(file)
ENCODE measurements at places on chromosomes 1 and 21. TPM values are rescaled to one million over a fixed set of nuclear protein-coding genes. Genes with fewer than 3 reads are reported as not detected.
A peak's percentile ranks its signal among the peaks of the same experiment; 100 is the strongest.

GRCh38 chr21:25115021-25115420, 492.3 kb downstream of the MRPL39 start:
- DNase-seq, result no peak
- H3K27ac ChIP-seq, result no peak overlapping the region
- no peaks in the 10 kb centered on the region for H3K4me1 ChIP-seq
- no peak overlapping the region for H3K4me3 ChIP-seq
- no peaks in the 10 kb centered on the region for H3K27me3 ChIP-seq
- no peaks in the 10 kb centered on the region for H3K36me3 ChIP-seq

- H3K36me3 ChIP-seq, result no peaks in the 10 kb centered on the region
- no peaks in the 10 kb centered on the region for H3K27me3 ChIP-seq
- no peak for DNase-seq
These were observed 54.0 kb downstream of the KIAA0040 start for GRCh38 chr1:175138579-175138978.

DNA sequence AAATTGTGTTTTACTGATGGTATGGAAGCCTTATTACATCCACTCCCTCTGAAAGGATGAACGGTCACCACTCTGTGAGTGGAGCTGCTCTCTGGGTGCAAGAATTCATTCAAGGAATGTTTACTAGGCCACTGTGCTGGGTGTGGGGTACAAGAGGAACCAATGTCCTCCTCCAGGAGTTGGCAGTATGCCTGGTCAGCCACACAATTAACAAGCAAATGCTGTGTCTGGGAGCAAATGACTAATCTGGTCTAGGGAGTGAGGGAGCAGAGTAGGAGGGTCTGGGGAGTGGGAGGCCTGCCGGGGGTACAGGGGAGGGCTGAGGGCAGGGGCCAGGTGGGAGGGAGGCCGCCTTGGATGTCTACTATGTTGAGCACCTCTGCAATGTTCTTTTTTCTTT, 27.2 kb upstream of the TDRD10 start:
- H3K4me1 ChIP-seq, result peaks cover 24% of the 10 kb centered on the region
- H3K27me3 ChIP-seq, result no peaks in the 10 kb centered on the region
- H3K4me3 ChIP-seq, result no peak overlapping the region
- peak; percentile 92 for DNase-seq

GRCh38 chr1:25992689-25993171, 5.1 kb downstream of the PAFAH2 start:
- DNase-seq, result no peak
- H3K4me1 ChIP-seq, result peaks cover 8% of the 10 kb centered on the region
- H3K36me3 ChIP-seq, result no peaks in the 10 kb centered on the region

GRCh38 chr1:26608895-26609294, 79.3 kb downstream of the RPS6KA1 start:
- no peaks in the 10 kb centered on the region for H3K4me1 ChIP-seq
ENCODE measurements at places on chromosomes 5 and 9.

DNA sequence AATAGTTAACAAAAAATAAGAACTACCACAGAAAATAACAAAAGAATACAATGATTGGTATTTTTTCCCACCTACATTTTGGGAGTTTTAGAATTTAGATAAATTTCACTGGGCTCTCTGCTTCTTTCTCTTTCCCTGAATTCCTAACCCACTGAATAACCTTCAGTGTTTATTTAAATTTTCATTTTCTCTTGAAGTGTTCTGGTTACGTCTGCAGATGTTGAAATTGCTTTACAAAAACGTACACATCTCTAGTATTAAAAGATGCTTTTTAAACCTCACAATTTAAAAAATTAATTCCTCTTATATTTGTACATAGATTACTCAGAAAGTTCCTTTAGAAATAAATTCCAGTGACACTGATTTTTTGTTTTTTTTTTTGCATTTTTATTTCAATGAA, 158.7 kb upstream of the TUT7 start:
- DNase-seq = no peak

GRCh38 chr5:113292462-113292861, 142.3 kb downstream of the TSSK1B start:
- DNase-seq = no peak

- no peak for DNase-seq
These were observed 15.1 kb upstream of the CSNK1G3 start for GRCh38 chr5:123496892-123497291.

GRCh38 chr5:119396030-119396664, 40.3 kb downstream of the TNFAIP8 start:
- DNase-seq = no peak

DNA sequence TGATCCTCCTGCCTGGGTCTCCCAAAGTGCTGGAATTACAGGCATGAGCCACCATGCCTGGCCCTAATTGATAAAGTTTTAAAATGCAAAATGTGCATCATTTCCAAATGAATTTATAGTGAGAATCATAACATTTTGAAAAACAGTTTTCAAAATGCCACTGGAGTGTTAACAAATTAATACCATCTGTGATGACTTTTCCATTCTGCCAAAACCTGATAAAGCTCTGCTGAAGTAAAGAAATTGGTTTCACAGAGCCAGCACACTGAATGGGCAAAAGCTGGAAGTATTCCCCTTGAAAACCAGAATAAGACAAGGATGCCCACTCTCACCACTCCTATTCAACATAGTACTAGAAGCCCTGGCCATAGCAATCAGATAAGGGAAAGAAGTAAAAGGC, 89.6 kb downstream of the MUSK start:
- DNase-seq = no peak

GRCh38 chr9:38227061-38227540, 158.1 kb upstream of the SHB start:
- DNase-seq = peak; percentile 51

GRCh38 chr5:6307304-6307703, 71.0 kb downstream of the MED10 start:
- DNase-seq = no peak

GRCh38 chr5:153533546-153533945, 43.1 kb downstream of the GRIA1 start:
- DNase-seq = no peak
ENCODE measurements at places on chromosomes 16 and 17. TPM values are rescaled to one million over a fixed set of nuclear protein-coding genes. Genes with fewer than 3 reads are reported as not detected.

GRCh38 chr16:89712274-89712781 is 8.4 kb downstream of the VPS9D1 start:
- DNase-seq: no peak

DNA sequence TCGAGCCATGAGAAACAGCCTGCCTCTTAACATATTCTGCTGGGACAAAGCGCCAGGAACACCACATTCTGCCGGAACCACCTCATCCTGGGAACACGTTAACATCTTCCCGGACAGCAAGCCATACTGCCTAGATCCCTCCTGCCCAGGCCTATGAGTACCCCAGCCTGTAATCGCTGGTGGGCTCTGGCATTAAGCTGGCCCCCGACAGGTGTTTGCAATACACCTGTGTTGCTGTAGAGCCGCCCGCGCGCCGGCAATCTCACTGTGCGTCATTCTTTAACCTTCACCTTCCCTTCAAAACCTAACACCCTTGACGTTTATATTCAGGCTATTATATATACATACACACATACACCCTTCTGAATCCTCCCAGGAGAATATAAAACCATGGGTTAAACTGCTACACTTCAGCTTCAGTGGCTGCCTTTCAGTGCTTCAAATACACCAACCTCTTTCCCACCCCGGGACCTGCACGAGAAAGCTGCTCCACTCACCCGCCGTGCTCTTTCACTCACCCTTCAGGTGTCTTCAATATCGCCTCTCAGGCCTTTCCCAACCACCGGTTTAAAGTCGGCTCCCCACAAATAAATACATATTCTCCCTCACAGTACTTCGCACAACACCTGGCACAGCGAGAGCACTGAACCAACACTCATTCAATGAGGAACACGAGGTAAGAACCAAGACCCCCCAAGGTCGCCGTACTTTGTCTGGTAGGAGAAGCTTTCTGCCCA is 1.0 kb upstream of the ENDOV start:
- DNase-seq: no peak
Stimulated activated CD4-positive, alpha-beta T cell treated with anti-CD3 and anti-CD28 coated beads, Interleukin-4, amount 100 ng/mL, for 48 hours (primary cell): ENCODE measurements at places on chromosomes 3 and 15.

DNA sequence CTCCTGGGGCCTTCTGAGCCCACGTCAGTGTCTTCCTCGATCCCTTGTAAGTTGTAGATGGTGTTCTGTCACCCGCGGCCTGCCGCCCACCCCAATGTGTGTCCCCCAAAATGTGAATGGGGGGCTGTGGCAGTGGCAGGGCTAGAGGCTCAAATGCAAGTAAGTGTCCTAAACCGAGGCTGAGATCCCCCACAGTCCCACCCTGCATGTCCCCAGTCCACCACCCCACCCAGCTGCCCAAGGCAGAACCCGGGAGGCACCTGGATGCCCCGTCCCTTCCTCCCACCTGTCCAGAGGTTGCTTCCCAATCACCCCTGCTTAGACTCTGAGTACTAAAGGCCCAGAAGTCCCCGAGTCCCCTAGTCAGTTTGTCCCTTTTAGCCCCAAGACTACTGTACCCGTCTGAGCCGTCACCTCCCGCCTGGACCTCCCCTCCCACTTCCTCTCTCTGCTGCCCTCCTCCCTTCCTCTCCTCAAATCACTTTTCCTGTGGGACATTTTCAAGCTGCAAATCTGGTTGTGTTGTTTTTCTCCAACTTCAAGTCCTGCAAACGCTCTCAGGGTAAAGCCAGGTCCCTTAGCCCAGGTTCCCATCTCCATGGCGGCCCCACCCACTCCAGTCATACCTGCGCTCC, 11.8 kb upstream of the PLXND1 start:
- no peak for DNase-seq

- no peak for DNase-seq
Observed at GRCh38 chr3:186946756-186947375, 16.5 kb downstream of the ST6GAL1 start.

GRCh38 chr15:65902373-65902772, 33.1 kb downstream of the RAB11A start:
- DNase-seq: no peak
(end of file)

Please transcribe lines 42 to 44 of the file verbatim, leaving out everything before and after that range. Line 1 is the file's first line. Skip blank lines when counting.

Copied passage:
ENCODE measurements at places on chromosomes 16 and 17. TPM values are rescaled to one million over a fixed set of nuclear protein-coding genes. Genes with fewer than 3 reads are reported as not detected.

GRCh38 chr16:89712274-89712781 is 8.4 kb downstream of the VPS9D1 start:
- DNase-seq: no peak